So, you got a new puppy... now what?

So, you got a new puppy... now what?

So, you got a new puppy in lockdown. Now that most of us can start to get out and about with our pets definitely consider puppy training or obedience classes with your pooch. Our first reaction to this, and if you’re like me and have had many dogs in the past, is that of 'I can teach him how to sit and stay and be good boy, in fact, he already knows it!’ However, puppy classes and obedience training are so much more than this.

The number one reason why we recommend puppy classes is to socialise your pup. This is critical in their development and will influence how they will interact with both people and other pets as they age. If they have repeatedly positive experiences as a young pup during their supervised, social interactions they are more likely to be a confident and settled adult dog. Dog’s form memories and it can take a long time for a dog to ‘get over’ a negative experience. We see this particularly with patients who have been attacked by another dog. Years later, their behaviour can still be altered and the victim dog becomes the aggressive one when triggered by fear.

If a puppy hasn’t been socialised, they may appear totally normal with your family but can become defensive and protective when people or other pets enter their space. This can be their personal space or their home territory. Hence it is important to establish their confidence and trust with people and other pets early on.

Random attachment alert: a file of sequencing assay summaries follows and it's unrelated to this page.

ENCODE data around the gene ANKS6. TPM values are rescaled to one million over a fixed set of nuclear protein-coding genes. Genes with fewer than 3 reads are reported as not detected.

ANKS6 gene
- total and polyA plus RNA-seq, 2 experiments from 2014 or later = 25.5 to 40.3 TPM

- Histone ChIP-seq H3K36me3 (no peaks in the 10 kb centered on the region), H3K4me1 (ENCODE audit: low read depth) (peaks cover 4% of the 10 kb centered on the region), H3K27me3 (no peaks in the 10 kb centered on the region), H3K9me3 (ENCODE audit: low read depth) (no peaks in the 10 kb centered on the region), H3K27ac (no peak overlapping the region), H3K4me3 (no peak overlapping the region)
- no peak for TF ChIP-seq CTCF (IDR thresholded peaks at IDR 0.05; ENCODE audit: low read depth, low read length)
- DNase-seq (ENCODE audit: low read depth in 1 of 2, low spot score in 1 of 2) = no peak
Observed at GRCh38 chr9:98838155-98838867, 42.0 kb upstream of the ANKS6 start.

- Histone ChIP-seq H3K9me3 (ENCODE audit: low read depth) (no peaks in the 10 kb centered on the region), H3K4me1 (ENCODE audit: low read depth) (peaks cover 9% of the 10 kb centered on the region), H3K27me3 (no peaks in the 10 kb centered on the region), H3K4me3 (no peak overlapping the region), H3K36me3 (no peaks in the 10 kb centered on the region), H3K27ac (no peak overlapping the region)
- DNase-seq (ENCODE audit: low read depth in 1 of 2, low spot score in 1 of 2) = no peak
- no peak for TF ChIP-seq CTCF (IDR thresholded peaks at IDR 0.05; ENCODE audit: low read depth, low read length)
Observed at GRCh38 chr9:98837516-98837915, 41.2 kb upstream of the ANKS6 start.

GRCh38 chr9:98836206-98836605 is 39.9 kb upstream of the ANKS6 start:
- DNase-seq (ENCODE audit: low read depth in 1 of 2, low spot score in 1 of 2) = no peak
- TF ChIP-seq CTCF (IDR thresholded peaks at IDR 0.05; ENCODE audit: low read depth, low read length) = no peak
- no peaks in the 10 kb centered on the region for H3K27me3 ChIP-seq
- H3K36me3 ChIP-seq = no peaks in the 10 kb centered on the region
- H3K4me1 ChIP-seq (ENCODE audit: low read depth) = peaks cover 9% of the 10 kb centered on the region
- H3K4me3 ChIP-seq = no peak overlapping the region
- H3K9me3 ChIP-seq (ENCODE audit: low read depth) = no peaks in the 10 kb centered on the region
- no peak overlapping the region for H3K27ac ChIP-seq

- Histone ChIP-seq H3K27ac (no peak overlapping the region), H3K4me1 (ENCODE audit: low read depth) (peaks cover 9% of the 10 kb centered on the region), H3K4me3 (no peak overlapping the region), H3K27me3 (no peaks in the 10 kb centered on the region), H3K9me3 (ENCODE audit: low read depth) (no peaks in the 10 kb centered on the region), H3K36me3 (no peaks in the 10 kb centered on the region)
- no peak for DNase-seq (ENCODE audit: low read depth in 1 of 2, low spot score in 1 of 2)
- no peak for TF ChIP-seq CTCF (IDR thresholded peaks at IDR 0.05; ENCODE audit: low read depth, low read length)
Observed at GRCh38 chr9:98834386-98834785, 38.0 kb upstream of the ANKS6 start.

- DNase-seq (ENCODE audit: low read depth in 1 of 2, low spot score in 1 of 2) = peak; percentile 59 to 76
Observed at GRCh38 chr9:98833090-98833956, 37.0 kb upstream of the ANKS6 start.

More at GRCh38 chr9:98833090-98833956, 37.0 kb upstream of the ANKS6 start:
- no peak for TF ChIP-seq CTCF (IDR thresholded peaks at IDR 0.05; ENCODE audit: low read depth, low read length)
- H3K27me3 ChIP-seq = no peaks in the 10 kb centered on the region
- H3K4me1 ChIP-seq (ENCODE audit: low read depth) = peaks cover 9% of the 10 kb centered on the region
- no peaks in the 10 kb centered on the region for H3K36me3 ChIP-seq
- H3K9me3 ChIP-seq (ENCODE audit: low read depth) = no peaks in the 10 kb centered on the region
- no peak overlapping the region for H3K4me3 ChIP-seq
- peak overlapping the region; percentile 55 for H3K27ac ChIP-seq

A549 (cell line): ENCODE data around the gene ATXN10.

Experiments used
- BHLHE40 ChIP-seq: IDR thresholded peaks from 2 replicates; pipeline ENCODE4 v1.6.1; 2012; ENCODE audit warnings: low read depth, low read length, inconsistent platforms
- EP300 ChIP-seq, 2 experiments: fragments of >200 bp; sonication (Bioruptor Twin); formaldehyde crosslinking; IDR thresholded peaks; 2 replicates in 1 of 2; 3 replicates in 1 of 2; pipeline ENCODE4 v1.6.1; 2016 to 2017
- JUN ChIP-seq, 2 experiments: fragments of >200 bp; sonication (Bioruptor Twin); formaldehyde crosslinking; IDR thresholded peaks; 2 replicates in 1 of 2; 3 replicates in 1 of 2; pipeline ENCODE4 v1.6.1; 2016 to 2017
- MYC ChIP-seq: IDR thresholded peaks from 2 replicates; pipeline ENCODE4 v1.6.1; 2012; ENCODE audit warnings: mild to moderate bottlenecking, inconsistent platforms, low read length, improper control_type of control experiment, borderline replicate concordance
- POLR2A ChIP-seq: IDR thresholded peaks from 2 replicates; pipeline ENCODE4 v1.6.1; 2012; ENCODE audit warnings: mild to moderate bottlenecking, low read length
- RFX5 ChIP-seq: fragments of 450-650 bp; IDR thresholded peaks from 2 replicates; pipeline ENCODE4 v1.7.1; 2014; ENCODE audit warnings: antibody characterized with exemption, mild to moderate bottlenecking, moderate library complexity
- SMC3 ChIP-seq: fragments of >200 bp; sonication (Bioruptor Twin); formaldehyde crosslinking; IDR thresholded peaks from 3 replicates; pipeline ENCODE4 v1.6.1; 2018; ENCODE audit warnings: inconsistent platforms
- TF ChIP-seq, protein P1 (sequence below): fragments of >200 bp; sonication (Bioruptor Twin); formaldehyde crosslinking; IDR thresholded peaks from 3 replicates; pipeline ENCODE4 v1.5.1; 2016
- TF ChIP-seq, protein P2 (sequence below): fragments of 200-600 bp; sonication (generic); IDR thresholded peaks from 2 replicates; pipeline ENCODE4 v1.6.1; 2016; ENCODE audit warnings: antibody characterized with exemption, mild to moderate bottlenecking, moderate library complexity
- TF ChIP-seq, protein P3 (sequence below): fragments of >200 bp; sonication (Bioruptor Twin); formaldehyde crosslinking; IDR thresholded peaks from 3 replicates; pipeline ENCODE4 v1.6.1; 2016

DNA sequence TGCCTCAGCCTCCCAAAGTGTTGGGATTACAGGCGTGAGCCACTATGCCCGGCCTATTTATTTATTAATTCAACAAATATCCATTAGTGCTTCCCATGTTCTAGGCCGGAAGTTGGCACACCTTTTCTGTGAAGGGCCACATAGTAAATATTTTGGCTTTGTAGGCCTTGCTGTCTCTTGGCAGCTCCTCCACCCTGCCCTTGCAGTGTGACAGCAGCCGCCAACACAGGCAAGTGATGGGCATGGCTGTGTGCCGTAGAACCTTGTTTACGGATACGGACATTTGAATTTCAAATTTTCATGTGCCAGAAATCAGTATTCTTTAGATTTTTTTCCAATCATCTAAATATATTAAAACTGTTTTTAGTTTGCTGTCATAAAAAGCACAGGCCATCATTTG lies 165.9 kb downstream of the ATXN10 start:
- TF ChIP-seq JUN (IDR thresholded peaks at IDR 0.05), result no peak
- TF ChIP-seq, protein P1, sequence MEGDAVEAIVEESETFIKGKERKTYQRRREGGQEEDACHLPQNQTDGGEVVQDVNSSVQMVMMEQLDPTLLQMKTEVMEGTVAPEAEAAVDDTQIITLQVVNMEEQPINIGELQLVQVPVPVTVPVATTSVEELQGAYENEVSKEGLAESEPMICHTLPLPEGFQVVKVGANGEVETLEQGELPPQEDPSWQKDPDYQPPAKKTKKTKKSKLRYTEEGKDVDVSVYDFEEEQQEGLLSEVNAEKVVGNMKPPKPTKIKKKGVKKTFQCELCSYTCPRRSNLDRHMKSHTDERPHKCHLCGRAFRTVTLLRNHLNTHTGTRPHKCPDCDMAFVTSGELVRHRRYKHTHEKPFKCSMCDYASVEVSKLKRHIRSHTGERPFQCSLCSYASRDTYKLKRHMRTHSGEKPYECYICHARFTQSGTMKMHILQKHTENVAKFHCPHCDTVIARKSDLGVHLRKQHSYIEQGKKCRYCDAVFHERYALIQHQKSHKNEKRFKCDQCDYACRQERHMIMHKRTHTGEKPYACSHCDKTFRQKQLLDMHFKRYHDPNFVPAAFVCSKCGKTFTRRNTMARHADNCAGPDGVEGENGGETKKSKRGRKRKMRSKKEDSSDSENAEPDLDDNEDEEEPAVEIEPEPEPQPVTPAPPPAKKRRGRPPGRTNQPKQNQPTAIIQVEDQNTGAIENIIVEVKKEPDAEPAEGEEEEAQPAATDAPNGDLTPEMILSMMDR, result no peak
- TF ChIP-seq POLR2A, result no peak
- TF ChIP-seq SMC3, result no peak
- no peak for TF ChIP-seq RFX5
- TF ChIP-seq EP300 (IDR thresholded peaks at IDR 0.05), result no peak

A dog will always look to a leader, and if he doesn’t have one …he becomes it. This type of behaviour is instinctive but in the modern world, it can be dangerous. Even for the smaller breeds! When choosing to take on a dog or a puppy, be their leader. They look to you for direction and their behaviour can reflect that. Often we see one person in the household that the dog responds best to or listens to via commands, other family members may be seen more as litter-mates for the dog and this can also cause problems. Especially when there are young children in the household. Again establishing the order early on with correct training can help a harmonious family life be achieved.

Obedience training in an older dog can assist with problem behaviours like aggression, barking, anxiety, jumping, lead pulling and many more. In fact, most breeds love the benefit of obedience and agility classes to keep their minds active and reduce unwanted behaviours that relate to boredom. When looking for a puppy class or dog trainer, be sure to select one that is accredited and recognised.

At the end of the day, dogs are extremely social beings and if we learn how to nurture their instincts in our modern world then everyone may be able to live a more peaceful life.


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